It was Sunday night. I had just finished a sumptuous session of reflection and celebration of the last three months. Led by the divine Susana Frioni and attended by an intimate group of powerful women.
I was feeling all jazzed about the first quarter of the year and ready to embrace the next one. I had scheduled the date for my upcoming coaching launch (yeeeeehaw) and things were looking great.
But as I was getting ready for bed, I felt what I later described as “crushing pelvic pain” in my lower abs. Now, I hadn’t been doing 1000 sit ups so I knew it wasn’t muscular. And I have a history of lower back and hip issues, so I thought perhaps I’d been sitting on the floor for too long, and preceded to do some stretches.
Unfortunately, it didn’t seem to help - so I tried something I’ve never done before. EFT. Or Emotional Freedom Technique. Or Tapping. I used the technique that Marie Forleo learned in this interview.
So I was tapping away repeating silently “Even though I have all this pain in my body, I choose to relax”.
This became my mantra as I lay in bed trying to sleep.
But the pain worsened.
My partner got me some Panadol and I got about an hour’s sleep.
When I awoke I knew two things. I gotta pee. And something was very wrong.
So I got up to pee (big mistake!) but after the deed was done, I knew I was going to either pass out or throw up (I did both).
My partner called the ambulance and I sat trying to breathe and remember my mantra from earlier.
Well, laughter might be the best medicine, but lemme tell ya, nothing trumps morphine for pain relief! I am truly grateful for the paramedics for their kindness, swift action, and patience. Anyone who can witness people at their most unglamourous and still be lighthearted and kind is a hero in my book.
Thankfully I was triaged quickly and saw a doctor not long after. This has NOT been my experience in the past, so again, my gratitude extends to the nurses and doctor that took such good care of me. I have boundless gratitude for my partner who stroked my hair the whole time too.
By 3am I was released home with the requirements for more testing. This is what I’ve been up to for the last few days. Resting and testing.
But do you know what?
I’ve been taught an incredibly powerful lesson.
And that is…
It’s all well and god to be able to meditate when you’re in the forest. But the practice really shines in the middle of a sh*tstorm.
I’ve done lots of meditation in the past. But I’ve been practising mindfulness meditation for a few weeks now with an app called Headspace. This practice has been invaluable throughout this experience.
When the pain first came on, I managed by focusing on my mantra.
After the first shot of morphine, the paramedics said I really needed to walk down the stairs to the ambulance. With my partner’s steady hand, I was able to walk down the stairs one at a time whilst focusing on my breath.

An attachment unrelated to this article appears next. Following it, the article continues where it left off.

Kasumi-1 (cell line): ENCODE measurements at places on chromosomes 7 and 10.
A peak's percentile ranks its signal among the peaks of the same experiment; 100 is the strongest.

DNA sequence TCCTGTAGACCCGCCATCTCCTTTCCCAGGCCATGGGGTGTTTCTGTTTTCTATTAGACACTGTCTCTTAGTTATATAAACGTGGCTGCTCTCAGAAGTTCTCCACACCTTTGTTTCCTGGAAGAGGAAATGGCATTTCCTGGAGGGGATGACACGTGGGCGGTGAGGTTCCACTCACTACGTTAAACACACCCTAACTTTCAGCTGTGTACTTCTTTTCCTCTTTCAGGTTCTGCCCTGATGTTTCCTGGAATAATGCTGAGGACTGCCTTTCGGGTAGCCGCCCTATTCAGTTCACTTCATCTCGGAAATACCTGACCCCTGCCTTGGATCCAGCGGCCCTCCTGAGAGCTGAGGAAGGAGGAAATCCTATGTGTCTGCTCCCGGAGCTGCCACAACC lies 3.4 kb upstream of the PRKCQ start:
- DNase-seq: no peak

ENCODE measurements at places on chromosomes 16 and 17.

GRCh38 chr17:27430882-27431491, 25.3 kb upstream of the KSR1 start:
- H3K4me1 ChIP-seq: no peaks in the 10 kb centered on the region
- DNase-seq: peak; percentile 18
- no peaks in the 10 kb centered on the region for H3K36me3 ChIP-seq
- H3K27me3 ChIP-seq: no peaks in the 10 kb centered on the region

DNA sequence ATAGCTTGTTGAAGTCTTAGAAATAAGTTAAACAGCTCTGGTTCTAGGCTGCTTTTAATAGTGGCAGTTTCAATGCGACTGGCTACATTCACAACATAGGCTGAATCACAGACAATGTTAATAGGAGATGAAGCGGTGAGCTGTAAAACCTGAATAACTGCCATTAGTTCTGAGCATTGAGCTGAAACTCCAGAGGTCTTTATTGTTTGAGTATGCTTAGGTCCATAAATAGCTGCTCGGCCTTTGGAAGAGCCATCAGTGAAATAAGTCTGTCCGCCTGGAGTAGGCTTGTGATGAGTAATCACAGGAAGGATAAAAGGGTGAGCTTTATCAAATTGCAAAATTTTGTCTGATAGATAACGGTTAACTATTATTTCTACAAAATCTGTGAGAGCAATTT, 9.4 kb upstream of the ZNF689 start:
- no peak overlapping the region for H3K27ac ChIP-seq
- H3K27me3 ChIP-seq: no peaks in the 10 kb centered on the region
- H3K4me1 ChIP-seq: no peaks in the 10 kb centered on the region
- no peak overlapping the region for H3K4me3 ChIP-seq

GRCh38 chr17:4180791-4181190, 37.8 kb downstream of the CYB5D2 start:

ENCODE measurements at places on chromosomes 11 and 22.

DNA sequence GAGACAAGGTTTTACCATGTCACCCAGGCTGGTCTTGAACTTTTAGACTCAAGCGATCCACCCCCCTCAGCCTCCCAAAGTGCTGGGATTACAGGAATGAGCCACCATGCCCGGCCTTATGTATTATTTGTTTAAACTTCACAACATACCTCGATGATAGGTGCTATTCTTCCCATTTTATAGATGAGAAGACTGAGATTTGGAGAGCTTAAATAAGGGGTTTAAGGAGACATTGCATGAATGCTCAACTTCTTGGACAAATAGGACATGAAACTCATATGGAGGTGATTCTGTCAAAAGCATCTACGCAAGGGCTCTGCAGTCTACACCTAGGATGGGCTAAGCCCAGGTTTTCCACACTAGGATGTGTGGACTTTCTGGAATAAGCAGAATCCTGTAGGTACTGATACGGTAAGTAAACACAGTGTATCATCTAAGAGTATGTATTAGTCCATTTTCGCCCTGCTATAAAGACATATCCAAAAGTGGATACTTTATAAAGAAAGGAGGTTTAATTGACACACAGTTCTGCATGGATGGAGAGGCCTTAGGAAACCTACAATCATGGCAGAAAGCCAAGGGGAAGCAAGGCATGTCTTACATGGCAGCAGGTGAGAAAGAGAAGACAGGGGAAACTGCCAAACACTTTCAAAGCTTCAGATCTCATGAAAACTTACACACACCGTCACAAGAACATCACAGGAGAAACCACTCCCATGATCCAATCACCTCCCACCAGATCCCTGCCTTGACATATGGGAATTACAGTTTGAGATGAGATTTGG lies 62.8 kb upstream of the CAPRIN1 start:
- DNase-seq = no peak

Once in the stretcher, I placed my hand on my heart. I began to shiver (my go-to stress response) and one of the paramedics said “Try to relax”. Magic words.
I was reminded to reconnect to the breath; to count the rise and fall; to focus on the areas of my body that were comfortable - not just the parts in distress; to let go, rise above and be present.
Whenever a thought intruded about what “could” happen, how long this would last for, and all the terrible “what ifs”, I would panic. I could feel my breath quicken and tears form.
But to remember that this was just one moment of suffering and all I had to do was focus on a deep exhale - it took me out of the terrifying, uncertain future and brought me back into presence.
Even though the present moment is painful, the story we tell ourselves about the pain adds so much more suffering. - click to tweet
Now, as I write, I have to keep reminding myself of this.
At times I catch myself thinking, “Dammit! Why now?! I’m about to launch my coaching practice in a few weeks”.
I think “Who’s going to want to coach with a sick person? What if I don’t get better in time? I shouldn’t be resting, I should be working. I’m letting everyone down and burdening my partner…” etc etc
Plus I worry maybe this is a sign it’s bad timing.
The truth is none of that is true. And even if it were, it doesn’t matter.
There’s never a good time to get sick or have an accident. Being sick is painful, expensive and a big ol’ inconvenience.
But this moment, right now? This is all I have. This is all any of us have.
To me this is a sign that anything can and does change in a heartbeat.
So I will be going ahead with the coaching launch, but it might be different to how I originally planned. Things may change a little here at TAR HQ. I may only be able to publish killer content sporadically, rather than twice a week. I don’t know yet.
But I do know this. In this moment, I will recommit to self love and self care of the highest priority. And to going after my dreams in a way that is loving and sustainable.
I invite you to do the same.
PS - If you know someone who is struggling with ill health right now, I encourage you to reach out to them. Cook them a meal, send them flowers, or offer to take their dog for a walk. Illness can be very isolating, but the power of community and connection is incredibly healing.